Wilf whistles, sneaking out of the house with cute reindeer antlers on his head, calling out his vague goodbyes. Once out of the house, he summons a old folks' shuttle bus full of his compatriots, dancing down the lane toward it, overjoyed for an outing, determined to find the Doctor and save the world from these bad dreams. He gives them a dossier and describes the Doctor -- "Modern sort of hair, all sticky-uppy" -- although he refuses to give them any more details than necessary. Minnie the Menace (the dotty mother on Absolutely Fabulous, for Americans) jokes about getting locked in a police box in 1962, and is clearly their group's sexual mascot, which is awesome. They do a lot of old-folks things like saying "wa-hey!" and using words like "skiffle," and finally Minnie puts a name to their network: The Silver Cloak. Distributed human effort has been a theme of this show for a long time, too. It's the only way to combat the power and the strangeness of the universe: You start over there, and I'll start over here. Less magic, more problem solving. An Archangel Network, but a LINDA too. "Answer me this. Have you been having bad dreams? All of you?" Even the driver has. "Dreams you can't remember? Yeah, well, that's why we need him. We need the Doctor. More than ever."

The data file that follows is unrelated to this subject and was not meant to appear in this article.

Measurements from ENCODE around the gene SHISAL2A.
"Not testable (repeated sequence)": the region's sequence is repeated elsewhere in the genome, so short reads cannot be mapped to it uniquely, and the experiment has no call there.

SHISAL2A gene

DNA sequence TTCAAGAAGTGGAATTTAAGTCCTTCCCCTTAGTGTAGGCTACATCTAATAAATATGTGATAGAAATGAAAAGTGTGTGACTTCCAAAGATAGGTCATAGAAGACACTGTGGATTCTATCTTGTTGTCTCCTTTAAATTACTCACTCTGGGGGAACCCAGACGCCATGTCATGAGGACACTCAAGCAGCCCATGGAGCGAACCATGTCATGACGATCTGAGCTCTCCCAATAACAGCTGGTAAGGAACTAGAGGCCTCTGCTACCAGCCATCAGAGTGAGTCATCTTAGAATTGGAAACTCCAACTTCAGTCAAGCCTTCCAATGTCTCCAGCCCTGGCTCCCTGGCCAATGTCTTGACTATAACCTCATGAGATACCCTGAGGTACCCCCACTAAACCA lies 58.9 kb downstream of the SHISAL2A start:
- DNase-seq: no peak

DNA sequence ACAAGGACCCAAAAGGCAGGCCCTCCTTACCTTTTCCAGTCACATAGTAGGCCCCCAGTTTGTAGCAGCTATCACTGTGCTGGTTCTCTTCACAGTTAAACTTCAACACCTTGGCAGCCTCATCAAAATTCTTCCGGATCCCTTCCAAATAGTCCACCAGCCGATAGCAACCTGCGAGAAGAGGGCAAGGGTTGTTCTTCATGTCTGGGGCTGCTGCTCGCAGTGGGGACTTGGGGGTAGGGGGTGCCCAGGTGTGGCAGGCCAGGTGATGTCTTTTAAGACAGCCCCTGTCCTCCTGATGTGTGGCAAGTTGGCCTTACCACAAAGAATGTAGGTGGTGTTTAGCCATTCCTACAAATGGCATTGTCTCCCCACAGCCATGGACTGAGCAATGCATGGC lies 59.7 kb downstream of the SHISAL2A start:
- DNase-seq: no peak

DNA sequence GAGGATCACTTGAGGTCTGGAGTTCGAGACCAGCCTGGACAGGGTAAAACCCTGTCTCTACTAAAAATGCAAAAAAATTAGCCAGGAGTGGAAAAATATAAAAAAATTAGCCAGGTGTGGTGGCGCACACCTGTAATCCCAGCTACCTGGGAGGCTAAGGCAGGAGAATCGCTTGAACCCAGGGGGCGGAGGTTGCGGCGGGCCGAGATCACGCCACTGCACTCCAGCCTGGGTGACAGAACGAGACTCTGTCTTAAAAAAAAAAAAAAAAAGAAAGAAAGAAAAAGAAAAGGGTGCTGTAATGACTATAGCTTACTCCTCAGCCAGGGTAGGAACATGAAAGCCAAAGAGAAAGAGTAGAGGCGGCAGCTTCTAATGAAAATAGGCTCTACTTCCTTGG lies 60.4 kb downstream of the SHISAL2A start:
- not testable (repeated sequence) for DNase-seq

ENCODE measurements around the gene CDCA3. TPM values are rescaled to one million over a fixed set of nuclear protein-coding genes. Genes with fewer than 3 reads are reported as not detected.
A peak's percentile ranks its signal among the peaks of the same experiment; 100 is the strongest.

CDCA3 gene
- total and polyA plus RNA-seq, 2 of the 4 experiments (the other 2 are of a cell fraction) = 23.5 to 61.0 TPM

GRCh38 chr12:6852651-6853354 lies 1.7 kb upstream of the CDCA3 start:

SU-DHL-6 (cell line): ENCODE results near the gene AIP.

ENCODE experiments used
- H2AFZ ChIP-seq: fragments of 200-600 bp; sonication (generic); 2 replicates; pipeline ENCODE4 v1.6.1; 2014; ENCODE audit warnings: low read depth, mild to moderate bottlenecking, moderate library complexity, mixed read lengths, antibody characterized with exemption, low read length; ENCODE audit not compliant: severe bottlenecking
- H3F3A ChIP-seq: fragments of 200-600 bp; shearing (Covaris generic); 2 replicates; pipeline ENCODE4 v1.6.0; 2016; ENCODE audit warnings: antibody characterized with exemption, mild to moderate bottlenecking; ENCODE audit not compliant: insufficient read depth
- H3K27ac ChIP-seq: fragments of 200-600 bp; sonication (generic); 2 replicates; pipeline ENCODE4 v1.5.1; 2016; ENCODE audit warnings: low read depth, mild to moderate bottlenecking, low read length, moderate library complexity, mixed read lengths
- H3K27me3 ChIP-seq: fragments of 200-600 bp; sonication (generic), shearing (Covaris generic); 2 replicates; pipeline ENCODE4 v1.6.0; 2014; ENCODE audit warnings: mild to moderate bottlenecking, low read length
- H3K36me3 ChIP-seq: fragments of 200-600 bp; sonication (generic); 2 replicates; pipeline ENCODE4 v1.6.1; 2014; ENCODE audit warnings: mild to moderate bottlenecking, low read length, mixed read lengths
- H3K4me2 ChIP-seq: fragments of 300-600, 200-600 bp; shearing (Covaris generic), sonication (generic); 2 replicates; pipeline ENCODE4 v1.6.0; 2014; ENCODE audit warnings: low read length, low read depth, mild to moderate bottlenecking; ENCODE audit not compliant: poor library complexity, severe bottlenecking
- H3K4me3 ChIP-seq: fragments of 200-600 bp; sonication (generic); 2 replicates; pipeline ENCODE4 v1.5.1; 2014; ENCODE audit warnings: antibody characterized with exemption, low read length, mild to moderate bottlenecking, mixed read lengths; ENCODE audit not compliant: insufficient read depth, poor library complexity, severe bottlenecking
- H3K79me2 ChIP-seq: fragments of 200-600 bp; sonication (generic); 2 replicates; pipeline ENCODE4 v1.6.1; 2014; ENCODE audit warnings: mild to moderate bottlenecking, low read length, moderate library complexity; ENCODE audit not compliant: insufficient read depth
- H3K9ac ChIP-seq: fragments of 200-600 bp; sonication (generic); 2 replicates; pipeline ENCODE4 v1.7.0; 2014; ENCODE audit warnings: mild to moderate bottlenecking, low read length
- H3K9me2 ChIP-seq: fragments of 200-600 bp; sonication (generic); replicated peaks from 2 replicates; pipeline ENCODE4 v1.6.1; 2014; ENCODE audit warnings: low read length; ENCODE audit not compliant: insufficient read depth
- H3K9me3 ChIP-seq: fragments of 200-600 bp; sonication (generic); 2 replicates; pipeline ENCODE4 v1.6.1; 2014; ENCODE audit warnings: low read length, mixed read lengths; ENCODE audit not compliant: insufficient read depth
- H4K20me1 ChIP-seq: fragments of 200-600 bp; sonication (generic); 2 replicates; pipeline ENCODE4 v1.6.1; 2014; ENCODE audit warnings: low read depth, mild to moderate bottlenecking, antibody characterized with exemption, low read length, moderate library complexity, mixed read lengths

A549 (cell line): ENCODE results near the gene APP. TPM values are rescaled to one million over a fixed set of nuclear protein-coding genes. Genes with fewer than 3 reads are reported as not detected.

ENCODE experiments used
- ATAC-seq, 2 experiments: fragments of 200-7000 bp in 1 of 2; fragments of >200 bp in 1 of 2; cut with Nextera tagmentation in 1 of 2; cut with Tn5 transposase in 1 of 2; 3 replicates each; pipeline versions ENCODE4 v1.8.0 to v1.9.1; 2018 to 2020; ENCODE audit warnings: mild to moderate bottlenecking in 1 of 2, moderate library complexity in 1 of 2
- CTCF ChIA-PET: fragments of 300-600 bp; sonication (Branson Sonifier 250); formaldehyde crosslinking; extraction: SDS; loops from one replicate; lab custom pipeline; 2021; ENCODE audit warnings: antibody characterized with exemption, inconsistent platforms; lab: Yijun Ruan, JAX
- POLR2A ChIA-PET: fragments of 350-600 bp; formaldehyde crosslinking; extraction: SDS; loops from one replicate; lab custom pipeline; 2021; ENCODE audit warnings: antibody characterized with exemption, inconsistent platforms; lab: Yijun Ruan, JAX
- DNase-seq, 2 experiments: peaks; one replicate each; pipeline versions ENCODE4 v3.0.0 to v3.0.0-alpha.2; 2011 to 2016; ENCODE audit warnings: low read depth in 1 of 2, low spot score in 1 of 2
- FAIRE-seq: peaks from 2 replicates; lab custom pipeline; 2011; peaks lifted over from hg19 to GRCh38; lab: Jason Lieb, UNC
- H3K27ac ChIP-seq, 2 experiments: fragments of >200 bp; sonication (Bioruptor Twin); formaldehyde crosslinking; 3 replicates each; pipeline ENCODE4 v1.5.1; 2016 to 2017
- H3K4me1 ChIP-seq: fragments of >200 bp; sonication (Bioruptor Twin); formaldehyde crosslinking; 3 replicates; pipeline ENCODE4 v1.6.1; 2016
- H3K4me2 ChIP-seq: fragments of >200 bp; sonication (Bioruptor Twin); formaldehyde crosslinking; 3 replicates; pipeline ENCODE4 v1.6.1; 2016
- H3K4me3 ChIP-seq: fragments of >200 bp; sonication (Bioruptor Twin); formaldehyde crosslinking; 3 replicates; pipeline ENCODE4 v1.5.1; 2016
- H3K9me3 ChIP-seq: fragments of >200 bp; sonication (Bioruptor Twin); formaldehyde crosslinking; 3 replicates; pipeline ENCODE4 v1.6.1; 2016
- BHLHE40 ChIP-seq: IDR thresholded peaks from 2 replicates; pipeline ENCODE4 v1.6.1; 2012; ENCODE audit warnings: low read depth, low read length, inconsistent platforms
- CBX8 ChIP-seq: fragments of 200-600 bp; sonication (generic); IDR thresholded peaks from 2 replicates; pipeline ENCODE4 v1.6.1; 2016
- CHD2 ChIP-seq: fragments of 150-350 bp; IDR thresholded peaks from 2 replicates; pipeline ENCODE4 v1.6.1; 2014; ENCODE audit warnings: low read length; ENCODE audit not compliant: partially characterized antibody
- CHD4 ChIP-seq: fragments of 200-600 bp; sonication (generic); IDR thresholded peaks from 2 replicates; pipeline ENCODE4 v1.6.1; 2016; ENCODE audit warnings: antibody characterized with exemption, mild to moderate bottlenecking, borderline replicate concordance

A couple of homeless guys order some kind of gross British food from a wagon on the edge of a wasteland, brands burning in barrels, and the elder tells the younger -- fathers and sons, everywhere you look -- about how Obama's giving a speech on Christmas about ending the recession. That'll age well. The Master appears in the background, brooding in a hoodie, as they chat cheerfully with the woman and walk away with their food. When they are gone, the Master appears and grins horribly into her smiling face. He whips off his hoodie, growling: "I am so hungry!" She stares, he laughs, she dies in some horrible fashion.
"They're saying that the President's got this grand plan. He's going to save the world with some big financial scheme." They chat about that, about hope and how crazy America must look to everybody else even today, and the Master lands on a box from out of the sky, stuffing himself with his pie. They're friendly but wary, and he very quickly proves to be totally nuts. "Want cheese and chips and meat and gravy and cream and beer and pork and beef and fat and great big chunks of hot wet red..." The elder tramp realizes they need to bounce, but not before Ginger, the younger, notes that the Master looks like Saxon: "The one that went mad." He laughs, friendly and curious, and the Master predictably goes batshit on a slow burn.